The tour included a stop for lunch, though I can’t remember where we ate OR the name of the village (oops) and getting to feed Hairy Coos! These highland cattle have long hair, and we learned from Paddy that their outer coating of hair is oily to repel water and help them to keep warm in the cold highland weather. We fed them bread, and they stuck around afterward as we admired them and took photos. I felt a bid of a kinship with them when Paddy told us that usually they take off to the back of the field once the bread runs out. They had massive horns and tongues, and because of their long coats are plain adorable to look at. Don’t worry – there are photos coming in the daily slideshow, just be patient 😉
The highlights of the day for me were twofold:
- Doune Castle. Built in the thirteenth century, it has a rich and beautiful history, but T and I were excited because this is where Monty Python and the Holy Grail was filmed! So cool! More recently, it was represented Castle Leoch in the tv adaption of Diana Gabaldon’s Outlander series (I read and loved all of the books but can’t bring myself to watch a tv version. Those characters are people for me!). No matter what modern reference draws you to this castle, it is completely special in its own right. From the grand hall and stunning views to the massive kitchen with chimneys wider than our entire flat, and complex series of rooms, it’s a place where you could easily spend hours exploring. T and I sadly didn’t get to see the entire thing as we were busy listening to every single stop on the audio tour, complete with “optional Monty Python detail” read by Terry Jones. Definitely take a look at the website gallery and listen to the clip! And the best part? They even have coconuts to lend!! T took on the task of carrying our coconuts so we could clip-clop our way through the castle. SO much fun! We needed at least another hour but it was still spectacular.and
- Loch Katrine. This beautiful loch is nestled against the Trossachs, and is 14.5 km long (that’s 9 miles), and is the freshwater loch for Glasgow. It’s name means “highland thief” but it did nothing but give when we visited: a sense of calm, beautiful fall views and a heaping dose of joy. We had about an hour to walk around the loch, and I felt like I could have been at Thetis lake. I was totally at peace, and only wish I could have stayed longer. I had always heard and read of Scotland’s highlands as so rugged and wild that I didn’t imagine they’d feel so much like home.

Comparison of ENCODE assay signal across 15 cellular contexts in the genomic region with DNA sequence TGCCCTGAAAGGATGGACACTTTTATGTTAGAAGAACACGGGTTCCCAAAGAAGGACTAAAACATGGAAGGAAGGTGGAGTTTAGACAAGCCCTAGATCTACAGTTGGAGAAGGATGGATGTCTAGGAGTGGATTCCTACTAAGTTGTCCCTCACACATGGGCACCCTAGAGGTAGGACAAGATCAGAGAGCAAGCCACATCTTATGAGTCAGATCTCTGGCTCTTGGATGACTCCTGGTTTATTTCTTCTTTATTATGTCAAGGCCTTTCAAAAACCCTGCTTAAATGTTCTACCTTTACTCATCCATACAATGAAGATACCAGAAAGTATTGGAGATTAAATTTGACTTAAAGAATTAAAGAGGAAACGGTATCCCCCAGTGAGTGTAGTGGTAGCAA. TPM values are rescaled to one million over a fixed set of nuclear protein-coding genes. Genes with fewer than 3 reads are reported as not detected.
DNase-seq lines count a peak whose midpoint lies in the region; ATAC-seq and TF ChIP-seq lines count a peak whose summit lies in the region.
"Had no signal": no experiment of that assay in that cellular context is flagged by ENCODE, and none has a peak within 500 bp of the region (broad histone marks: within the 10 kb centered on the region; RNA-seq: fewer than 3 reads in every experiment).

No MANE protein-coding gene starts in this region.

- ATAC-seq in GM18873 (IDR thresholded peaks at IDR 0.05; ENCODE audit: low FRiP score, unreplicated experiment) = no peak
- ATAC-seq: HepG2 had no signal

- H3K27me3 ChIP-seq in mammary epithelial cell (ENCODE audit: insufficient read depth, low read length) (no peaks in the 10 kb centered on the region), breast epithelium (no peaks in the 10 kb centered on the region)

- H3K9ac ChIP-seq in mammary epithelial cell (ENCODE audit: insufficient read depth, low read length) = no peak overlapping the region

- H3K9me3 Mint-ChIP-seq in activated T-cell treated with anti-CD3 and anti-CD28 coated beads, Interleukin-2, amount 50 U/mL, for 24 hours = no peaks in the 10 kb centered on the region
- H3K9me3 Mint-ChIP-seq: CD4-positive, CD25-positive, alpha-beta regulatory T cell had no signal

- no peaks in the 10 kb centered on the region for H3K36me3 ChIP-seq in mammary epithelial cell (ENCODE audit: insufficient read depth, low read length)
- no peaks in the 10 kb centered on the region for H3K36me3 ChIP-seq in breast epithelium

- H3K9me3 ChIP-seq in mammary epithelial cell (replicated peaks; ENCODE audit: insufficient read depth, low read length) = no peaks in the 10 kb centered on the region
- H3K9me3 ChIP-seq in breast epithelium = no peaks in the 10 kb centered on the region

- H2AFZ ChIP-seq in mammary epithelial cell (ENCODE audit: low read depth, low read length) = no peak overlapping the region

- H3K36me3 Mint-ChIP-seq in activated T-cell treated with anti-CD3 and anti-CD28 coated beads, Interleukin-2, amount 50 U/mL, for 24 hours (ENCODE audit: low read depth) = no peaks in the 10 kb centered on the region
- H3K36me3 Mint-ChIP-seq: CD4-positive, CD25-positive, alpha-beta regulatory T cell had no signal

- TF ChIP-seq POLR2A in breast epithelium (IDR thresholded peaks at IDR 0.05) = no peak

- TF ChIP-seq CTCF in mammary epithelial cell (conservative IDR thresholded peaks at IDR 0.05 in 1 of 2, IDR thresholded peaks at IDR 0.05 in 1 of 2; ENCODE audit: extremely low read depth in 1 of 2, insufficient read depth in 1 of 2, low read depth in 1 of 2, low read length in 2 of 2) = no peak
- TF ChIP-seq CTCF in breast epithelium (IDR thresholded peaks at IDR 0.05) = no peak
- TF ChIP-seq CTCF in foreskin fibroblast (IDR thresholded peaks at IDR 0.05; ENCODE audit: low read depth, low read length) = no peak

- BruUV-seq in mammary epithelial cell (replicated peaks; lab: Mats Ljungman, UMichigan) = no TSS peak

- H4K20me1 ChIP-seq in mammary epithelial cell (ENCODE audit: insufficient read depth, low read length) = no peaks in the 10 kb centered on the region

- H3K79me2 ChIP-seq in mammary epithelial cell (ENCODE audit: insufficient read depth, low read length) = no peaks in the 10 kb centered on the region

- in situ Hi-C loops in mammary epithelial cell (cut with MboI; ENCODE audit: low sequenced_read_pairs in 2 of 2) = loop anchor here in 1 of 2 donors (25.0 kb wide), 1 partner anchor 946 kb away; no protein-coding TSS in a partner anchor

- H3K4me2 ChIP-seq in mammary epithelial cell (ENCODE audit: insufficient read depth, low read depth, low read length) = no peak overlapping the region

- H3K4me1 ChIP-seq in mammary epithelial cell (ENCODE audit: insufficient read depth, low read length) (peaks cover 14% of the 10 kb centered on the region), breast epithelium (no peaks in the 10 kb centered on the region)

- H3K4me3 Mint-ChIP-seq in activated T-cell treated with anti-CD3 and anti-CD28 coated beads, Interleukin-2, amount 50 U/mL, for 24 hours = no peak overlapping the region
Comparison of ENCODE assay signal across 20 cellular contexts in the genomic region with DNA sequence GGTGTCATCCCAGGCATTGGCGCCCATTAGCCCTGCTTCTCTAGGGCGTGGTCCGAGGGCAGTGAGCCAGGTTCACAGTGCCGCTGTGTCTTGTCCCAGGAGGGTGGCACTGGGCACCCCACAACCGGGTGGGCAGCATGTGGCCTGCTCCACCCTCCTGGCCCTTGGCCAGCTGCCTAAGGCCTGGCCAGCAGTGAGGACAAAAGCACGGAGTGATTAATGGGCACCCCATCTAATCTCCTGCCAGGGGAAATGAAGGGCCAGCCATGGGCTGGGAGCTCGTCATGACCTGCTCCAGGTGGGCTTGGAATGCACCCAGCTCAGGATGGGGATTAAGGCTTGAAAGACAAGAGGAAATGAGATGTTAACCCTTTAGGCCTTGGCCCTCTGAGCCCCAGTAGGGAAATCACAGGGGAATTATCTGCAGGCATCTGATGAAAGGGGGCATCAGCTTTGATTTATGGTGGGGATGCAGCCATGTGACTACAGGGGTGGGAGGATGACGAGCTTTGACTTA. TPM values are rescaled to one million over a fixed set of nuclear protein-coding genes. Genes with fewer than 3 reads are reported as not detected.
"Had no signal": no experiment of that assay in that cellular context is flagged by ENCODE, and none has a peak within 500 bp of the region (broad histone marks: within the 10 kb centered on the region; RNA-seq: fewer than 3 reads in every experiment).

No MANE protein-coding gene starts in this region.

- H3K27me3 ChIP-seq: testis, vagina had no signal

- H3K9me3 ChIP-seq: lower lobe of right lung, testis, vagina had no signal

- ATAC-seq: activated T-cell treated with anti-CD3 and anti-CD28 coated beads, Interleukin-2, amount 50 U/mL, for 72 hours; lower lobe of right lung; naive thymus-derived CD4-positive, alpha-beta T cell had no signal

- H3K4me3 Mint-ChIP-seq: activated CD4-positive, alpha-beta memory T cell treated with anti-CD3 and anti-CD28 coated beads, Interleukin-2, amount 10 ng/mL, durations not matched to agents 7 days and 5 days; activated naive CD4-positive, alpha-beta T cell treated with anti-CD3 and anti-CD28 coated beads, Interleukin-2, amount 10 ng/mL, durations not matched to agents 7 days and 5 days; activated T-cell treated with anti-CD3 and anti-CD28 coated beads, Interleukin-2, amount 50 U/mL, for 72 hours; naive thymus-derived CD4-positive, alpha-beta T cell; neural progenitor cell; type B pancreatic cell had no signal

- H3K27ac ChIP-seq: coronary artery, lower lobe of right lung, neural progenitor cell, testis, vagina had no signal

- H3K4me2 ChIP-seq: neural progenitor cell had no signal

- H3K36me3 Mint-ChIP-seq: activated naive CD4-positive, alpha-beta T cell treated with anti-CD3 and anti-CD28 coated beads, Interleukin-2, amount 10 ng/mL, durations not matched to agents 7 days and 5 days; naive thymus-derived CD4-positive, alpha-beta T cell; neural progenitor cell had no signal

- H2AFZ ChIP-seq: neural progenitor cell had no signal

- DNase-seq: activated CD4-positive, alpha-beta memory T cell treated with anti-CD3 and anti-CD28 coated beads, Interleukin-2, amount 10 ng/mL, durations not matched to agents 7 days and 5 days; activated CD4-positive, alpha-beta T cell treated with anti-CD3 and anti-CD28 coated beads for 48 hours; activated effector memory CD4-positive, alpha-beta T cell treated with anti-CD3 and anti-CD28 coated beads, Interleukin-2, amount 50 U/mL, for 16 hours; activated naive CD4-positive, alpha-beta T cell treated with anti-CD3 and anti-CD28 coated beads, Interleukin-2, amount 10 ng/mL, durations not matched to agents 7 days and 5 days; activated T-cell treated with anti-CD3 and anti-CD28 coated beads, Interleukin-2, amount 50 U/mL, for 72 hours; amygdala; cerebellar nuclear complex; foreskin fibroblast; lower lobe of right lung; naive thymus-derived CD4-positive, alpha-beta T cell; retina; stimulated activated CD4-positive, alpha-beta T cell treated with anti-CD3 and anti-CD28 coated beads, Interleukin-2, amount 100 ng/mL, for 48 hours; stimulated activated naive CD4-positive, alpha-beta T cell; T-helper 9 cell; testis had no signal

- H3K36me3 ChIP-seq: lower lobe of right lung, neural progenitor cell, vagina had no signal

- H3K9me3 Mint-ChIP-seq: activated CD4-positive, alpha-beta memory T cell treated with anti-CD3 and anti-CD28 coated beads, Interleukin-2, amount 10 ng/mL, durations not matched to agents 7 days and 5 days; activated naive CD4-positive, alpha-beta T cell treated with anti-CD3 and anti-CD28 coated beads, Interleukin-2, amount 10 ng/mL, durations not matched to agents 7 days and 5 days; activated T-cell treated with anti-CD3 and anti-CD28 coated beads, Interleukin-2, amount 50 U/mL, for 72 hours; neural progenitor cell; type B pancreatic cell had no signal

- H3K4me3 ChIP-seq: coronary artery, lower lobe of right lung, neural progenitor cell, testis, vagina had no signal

We arrived back in the city at dinner time, where we were dropped off at the Royal Mile where we had begun. Which reminds me! This tour is really unique because there’s no set price. You don’t pay to book it, you simply book your space and then at the end of the day pay what you can afford and think is fair. Given what most tours like this would cost, we thought about £50 for two of us was fair, given that the cost of running the trip is about £17 per person.
We ended the day with a traditional Italian dinner at Giuliano’s in Leith, and were fully exhausted. We watched a bit of British tv (always a treat as we don’t have cable at home in London) and we were off to bed.
The trip was coming to a close much too quickly. In the morning, T made us fantastic bacon egg baps for breakfast. The sun was shining, so we quickly got ready for the day and packed up. Our hosts generously allowed us to leave our bags at the flat after check out while we explored. Once again, we hopped on a bus and headed into the city, preparing to hike Arthur’s Seat. Set in Holyrood Park, Arthur’s Seat is an ancient volcano, and according to VisitScotland, it is also “the site of a well preserved fort” and is “one of four fort hills dating from around 2000 years ago.” We began as we always seem to do, at the back end, coming up Queen’s Drive (the main road) and past Dunsapie Loch. There, we veered off the road and climbed to the top, at 250 meters above sea level.
It was quite the climb but wow was it worth it. It offered stunning views of Edinburgh Castle, the Firth of Forth, and 360 degree views of the city all around us. We couldn’t have had a more perfect day for it, as the sun shone and the breeze was gentle. Given the cloud in the highlands the day before, we didn’t dream we’d get such perfect weather.
On the way down, we decided to take another route and accidentally came upon the ruins of of an old church. We later learned that this was St. Anthony’s Chapel, a 15th century medieval chapel overlooking St. Margaret’s Loch below. It was such a great surprise, and the perfect way to end our incredible last day.
We popped back to the flat to get our stuff, and for our final meal went to Mimi’s Bakehouse where they made me gluten free french toast with bacon and maple syrup, and even used my almond milk instead of cream so it could be dairy free! Huge win and such accommodating staff. Paired with a cup of earl grey tea, it was the perfect meal to end the weekend. The bus took us back into the city where we met with the airport shuttle, and with a final glimpse up at Edinburgh Castle, we were off to the airport.